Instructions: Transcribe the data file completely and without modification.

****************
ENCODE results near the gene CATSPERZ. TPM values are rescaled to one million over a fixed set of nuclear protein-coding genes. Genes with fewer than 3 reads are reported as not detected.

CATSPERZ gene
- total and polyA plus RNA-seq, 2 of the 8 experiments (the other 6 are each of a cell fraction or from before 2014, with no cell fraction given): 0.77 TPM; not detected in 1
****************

ENCODE results near the gene CATSPERZ. TPM values are rescaled to one million over a fixed set of nuclear protein-coding genes. Genes with fewer than 3 reads are reported as not detected.

CATSPERZ gene
- total and polyA plus RNA-seq, 2 of the 8 experiments (the other 6 are each of a cell fraction or from before 2014, with no cell fraction given): 0.77 TPM; not detected in 1